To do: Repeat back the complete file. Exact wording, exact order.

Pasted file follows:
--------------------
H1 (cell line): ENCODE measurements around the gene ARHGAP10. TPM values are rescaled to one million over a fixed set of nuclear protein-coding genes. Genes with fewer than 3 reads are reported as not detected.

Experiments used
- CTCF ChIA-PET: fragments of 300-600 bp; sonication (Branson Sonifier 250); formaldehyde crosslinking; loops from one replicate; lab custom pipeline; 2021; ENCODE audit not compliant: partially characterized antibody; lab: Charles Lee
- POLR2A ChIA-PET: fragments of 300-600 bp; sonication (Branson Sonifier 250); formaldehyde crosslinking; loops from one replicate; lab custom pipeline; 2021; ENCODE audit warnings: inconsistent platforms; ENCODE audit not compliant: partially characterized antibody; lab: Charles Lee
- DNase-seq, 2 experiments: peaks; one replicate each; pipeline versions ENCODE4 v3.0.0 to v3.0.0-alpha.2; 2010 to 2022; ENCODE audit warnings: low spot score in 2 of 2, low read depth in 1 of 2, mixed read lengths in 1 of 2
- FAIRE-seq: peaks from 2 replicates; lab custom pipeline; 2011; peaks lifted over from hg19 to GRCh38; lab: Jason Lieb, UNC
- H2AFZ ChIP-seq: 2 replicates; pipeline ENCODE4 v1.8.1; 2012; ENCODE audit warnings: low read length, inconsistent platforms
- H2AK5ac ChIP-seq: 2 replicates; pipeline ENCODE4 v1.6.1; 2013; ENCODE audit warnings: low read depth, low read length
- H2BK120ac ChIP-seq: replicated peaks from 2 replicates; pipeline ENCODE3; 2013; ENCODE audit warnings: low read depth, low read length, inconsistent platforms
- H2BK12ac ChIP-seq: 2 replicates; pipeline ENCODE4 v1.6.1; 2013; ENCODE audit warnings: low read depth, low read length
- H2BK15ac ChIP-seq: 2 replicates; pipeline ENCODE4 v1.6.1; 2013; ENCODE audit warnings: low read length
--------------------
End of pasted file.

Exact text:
H1 (cell line): ENCODE measurements around the gene ARHGAP10. TPM values are rescaled to one million over a fixed set of nuclear protein-coding genes. Genes with fewer than 3 reads are reported as not detected.

Experiments used
- CTCF ChIA-PET: fragments of 300-600 bp; sonication (Branson Sonifier 250); formaldehyde crosslinking; loops from one replicate; lab custom pipeline; 2021; ENCODE audit not compliant: partially characterized antibody; lab: Charles Lee
- POLR2A ChIA-PET: fragments of 300-600 bp; sonication (Branson Sonifier 250); formaldehyde crosslinking; loops from one replicate; lab custom pipeline; 2021; ENCODE audit warnings: inconsistent platforms; ENCODE audit not compliant: partially characterized antibody; lab: Charles Lee
- DNase-seq, 2 experiments: peaks; one replicate each; pipeline versions ENCODE4 v3.0.0 to v3.0.0-alpha.2; 2010 to 2022; ENCODE audit warnings: low spot score in 2 of 2, low read depth in 1 of 2, mixed read lengths in 1 of 2
- FAIRE-seq: peaks from 2 replicates; lab custom pipeline; 2011; peaks lifted over from hg19 to GRCh38; lab: Jason Lieb, UNC
- H2AFZ ChIP-seq: 2 replicates; pipeline ENCODE4 v1.8.1; 2012; ENCODE audit warnings: low read length, inconsistent platforms
- H2AK5ac ChIP-seq: 2 replicates; pipeline ENCODE4 v1.6.1; 2013; ENCODE audit warnings: low read depth, low read length
- H2BK120ac ChIP-seq: replicated peaks from 2 replicates; pipeline ENCODE3; 2013; ENCODE audit warnings: low read depth, low read length, inconsistent platforms
- H2BK12ac ChIP-seq: 2 replicates; pipeline ENCODE4 v1.6.1; 2013; ENCODE audit warnings: low read depth, low read length
- H2BK15ac ChIP-seq: 2 replicates; pipeline ENCODE4 v1.6.1; 2013; ENCODE audit warnings: low read length